Yet this many-headed beast, with its twelve strands, waddles ponderously on – at a cost of over £100 million to the taxpayer, and rising. It is easy to say that it should never have happened at all but forget the circumstances in which it did.
The original inquiry came about when claims of child abuse in relation to public figures had reached a frenzy, and it appeared that the media might begin to identify people, truly or falsely. (Let alone social media – the ungoverned spaces beyond the Fleet Street pale.)
Is it really all so different now – other than that claims are being painted on a far bigger canvas? They began in the private schools as part of a wider story: part of the collective loss of self-confidence of established institutions in the western world.
Are their heads and governors driven by an urge to write wrongs, or by fear of the mob? Or by something else – namely, the need to protect their finances in case they’re sued? It’s significant that the state schools named so far tend to be some of the better known ones, where parents and former pupils are more likely to be “lawyered-up”?
This will be less so what Alastair Campbell once referred to as the “bog standard comprehensives”, especially outside the Greater South-East, where parental elbows are less sharp and attitudes a bit less contemporary, with consequences both for the better and worse.
That mix of parents, money, former pupils and lawyers is ominous, by the way. Expect actions and counter-actions if individuals are dragged into inquiries – or, come to think of it, in any event. That lawyering-up is happening anyway in relation to some present claims, both on social media and elsewhere.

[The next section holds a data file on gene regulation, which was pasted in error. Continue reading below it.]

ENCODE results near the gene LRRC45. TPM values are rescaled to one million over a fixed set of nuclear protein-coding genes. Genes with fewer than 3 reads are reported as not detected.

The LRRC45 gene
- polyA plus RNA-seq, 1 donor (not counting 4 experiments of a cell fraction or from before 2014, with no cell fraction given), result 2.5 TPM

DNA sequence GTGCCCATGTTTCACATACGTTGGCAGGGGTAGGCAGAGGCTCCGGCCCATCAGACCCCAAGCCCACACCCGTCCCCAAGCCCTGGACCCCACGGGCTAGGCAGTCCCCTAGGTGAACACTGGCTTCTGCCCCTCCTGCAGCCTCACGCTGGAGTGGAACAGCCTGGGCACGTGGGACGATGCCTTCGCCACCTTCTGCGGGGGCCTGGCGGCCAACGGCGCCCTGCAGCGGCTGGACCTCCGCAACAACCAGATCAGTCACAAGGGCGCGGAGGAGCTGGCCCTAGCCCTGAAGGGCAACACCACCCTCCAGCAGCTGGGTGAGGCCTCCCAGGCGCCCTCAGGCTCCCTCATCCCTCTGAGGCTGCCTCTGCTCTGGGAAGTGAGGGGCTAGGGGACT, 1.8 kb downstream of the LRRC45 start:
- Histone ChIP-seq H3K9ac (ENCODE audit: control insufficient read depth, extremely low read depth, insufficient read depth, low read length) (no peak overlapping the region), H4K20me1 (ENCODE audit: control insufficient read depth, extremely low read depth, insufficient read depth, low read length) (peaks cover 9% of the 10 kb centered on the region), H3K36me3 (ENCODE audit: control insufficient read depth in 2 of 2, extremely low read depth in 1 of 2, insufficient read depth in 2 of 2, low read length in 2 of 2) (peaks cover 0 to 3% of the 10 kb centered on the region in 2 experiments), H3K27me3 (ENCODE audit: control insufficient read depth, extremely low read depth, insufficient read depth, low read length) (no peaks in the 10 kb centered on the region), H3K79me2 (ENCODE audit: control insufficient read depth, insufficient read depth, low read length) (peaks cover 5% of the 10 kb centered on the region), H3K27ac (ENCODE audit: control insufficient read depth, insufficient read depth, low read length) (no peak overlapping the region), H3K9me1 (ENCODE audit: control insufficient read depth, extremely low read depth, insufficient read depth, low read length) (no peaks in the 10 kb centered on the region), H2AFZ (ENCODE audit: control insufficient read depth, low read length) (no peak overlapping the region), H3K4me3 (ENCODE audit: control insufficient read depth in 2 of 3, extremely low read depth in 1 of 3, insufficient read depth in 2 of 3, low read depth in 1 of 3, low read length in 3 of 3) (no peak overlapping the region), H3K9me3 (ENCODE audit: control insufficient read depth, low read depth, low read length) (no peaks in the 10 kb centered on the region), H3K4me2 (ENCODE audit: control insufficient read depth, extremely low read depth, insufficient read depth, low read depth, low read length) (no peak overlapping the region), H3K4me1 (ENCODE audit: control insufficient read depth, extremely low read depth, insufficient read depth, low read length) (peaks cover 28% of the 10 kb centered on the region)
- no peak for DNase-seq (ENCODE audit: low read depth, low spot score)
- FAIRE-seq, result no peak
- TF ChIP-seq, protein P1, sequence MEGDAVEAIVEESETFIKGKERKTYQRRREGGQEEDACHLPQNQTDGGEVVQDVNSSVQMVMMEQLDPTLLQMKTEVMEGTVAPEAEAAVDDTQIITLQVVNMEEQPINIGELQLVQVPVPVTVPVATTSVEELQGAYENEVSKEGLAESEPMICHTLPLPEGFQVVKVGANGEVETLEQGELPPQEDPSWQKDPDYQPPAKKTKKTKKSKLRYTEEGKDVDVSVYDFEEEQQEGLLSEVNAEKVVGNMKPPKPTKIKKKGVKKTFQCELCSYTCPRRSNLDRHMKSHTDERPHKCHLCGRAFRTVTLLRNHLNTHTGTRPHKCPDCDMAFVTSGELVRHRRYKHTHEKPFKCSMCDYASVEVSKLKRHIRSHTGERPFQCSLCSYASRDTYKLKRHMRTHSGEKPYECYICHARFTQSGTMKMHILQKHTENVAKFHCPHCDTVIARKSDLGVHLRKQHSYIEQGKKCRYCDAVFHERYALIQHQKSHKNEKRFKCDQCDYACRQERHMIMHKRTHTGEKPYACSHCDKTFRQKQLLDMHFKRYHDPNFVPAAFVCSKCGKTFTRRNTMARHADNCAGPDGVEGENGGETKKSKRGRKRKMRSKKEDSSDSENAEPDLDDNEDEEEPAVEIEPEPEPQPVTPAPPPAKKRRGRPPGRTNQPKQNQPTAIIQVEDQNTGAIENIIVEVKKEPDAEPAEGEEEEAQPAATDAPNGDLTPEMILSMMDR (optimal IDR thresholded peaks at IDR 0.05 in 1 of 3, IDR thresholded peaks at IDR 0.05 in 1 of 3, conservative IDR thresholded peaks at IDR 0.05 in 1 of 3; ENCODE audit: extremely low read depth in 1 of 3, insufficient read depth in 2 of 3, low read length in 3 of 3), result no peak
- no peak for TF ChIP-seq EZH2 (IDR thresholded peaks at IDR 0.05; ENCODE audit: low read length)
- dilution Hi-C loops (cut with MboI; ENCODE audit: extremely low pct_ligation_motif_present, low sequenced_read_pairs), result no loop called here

These calls for an inquiry are a ferret that will duly reverse, urged on by politicians who either know no better or should do so, when a media that publicises the claims of accusers duly turns to those of the accused – including the innocent, in some cases.
The suggestion at the start of this piece for a chaperone revival wasn’t just a journalistic device to grab attention. John Prescott once referred to New Labour as traditional values in a modern setting. Much of what we’re seeing is Victorian values in a woke setting.
At its heart are relationships between men and women, and how they are treated in different times in different places. That men as a rule are stronger than women (in physical terms) has consequences that must be policed – as must be their tendency to aggression.
Sometimes, as in the age of the chaperone, the mood is for strictness. At others – the swinging sixties and turbulent seventies come to mind – it is for laxity. For the last few decades, the pendulum has been counter-swinging back, but towards a new norm.
Though with a difference: where once you might be considered damned because you were a sinner and saved because of your faith, you can now be judged saved if a woman and damned if a man. Doesn’t this follow, after all, if the presumption is to declare someone, of whatever sex, to be a victim just because they claim so, as Beech did?
None of which is meant to suggest that government is helpless – or should do nothing. It can help protect women directly, through ensuring the vigilant use of police and courts. In the case of the current allegations, it should encourage those with complaints to come forward.
And it can help less directly, too: for example, by using its resources to help families: see Miriam Case’s piece on this site today about the tax system. What it should not do, having been bitten by IICSA, is fail to be twice shy. Everyone’s Invited is a noble slogan, but the problem with inviting everyone is you never know who might turn up.